• Kate Hardy, Author |
3 min read

“Imagine life as a game in which you are juggling five balls in the air: Work, Family, Health, Friends and Spirit.

You will soon understand that work is a rubber ball. If you drop it, it will bounce back. But the other four balls are made of glass. If you drop one of these, they will be irrevocably scuffed, marked, nicked, damaged, or even shattered. They will never be the same.

You must understand that and strive for balance in your life”

Brian Dyson, former Vice Chairman and COO of Coca-Cola

2020 has been a year like no other, leaving many of us feeling overwhelmed. New responsibilities such as home-schooling, the tendency to work longer hours and increased barriers to getting healthy exercise may have exacerbated the problem. A well-deserved break is calling, and we have the science to show you why taking one is so important…

The science behind switching-off

The autonomic nervous system has two branches: the sympathetic (also known as the ‘fight, flight or freeze’ response) and the parasympathetic (also known as the ‘rest and digest’ state). If we don’t fully switch off, we won’t activate the parasympathetic branch. So what? This state is when our bodies heal, recuperate, digest, sleep and feel calm. The consequences of staying in the fight or flight response state for prolonged periods can be damaging: poor quality sleep, compromised immunity, poor digestion, chronic illness and heightened anxiety.

We can’t outperform our computers

If the risk of ill health isn’t enough to convince you to take a proper respite, let’s take a look at the behavioural science behind creativity and rest. Human downtime does not equate to the ‘rest’ a computer gets when it is switched off. When humans rest, the body continues to learn – particularly when asleep.

Some of the greatest geniuses – Darwin, Hardy, Poincare – all worked around just four hours a day during the times of the day when our human biological clocks decree the highest alertness. Periods of rest similar to those they took have been found to help the brain to retain knowledge, spur creativity and trigger productivity, leading to some of the greatest inventions of our time. This approach – doing our best by doing intense activity followed by equally intense periods of rest – is known as ‘intelligent rest’.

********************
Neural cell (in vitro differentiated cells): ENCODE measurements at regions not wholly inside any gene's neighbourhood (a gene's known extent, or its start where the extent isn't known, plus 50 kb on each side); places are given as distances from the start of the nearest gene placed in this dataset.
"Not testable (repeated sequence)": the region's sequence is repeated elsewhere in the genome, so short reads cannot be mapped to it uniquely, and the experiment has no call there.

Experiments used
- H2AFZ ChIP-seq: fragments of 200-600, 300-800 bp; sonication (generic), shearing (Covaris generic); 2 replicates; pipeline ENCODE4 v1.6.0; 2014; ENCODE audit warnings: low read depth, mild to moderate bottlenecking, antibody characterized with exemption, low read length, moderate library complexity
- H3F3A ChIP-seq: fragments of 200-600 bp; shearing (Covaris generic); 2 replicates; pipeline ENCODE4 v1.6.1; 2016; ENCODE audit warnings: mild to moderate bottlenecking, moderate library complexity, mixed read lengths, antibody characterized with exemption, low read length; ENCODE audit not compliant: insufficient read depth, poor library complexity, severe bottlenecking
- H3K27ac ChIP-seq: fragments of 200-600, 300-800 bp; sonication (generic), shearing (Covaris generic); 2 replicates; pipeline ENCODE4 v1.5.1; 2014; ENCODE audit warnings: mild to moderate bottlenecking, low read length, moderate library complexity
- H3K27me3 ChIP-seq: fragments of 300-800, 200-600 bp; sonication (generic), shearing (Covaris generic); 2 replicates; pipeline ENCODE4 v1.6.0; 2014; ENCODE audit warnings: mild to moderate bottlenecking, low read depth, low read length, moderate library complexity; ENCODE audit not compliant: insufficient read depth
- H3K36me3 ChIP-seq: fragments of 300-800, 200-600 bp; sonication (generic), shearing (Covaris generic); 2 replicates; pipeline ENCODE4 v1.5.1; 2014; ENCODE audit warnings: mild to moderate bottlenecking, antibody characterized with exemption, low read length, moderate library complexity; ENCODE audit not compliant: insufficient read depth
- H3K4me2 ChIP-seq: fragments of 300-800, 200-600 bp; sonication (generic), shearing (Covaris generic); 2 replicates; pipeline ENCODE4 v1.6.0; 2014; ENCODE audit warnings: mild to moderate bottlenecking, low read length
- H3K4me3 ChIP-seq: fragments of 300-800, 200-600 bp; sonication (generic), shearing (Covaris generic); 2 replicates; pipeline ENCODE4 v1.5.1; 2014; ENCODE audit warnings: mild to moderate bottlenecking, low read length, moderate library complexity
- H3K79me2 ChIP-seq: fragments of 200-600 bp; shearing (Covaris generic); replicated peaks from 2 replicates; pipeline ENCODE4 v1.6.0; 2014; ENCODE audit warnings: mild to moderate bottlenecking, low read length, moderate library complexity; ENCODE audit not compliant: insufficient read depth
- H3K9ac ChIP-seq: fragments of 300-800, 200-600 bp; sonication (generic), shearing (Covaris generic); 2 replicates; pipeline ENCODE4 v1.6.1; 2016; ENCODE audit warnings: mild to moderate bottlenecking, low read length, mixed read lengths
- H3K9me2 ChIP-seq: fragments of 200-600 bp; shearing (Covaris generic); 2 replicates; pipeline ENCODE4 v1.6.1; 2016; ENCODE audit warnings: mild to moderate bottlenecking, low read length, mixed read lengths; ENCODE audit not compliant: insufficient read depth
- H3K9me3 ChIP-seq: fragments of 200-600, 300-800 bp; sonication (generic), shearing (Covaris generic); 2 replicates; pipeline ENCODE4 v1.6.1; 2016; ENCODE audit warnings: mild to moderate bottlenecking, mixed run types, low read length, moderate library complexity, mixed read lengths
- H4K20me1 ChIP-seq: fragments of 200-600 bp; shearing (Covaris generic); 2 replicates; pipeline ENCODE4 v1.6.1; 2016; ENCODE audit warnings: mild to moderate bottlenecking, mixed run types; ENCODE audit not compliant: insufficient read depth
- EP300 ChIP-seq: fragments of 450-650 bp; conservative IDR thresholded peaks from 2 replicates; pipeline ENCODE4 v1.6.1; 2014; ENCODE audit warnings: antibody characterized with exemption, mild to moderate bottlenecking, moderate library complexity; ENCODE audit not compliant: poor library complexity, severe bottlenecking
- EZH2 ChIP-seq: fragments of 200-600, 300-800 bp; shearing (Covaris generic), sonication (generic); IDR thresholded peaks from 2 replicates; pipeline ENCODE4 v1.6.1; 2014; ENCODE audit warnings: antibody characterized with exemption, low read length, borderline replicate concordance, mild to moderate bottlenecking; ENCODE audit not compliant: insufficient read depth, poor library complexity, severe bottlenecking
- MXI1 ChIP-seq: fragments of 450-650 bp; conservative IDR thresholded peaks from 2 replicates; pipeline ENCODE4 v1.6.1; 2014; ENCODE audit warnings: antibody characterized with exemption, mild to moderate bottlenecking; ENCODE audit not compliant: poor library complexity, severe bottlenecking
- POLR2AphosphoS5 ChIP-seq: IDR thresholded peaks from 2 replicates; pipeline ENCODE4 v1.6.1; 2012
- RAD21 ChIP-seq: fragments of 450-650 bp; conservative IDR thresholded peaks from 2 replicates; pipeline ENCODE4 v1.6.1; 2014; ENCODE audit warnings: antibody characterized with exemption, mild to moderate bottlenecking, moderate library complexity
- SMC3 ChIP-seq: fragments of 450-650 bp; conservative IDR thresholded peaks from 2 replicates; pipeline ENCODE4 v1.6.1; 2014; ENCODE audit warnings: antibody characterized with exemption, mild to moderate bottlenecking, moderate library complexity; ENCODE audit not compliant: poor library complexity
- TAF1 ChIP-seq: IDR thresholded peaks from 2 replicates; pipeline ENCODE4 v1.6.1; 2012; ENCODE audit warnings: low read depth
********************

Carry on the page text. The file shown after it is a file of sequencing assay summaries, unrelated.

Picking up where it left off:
We are also dissimilar to computers in that computers don’t care whether its 4pm or 4am, or whether they’ve been working for 10 hours or 10 minutes. If we, as humans, work the endless hours that computers do, we will experience fatigue, poor performance and burnout.

So, rest isn’t only necessary for survival, but for the creative capabilities that power us to be our best. This applies with friends and family over the festive period as well as with colleagues when we return to work in January.

So how can we ensure we fully switch off over the holidays?

  • Switch off your work laptop and phone and put them away
  • Find what makes you feel most relaxed and factor in time each day to do that
  • Spend proper, quality time with loved ones
  • Get some good quality deep sleep. Remember, this is when lots of our thinking, healing and learning happens, despite us not being consciously aware of it
  • Engage with mindfulness practices such as meditation, yoga and being in nature
  • Above all - don’t feel guilty about resting! Remember, it is so important for your health

Want to learn more about behavioural science at KPMG?

Get in touch:  behaviouralscienceunit@kpmg.co.uk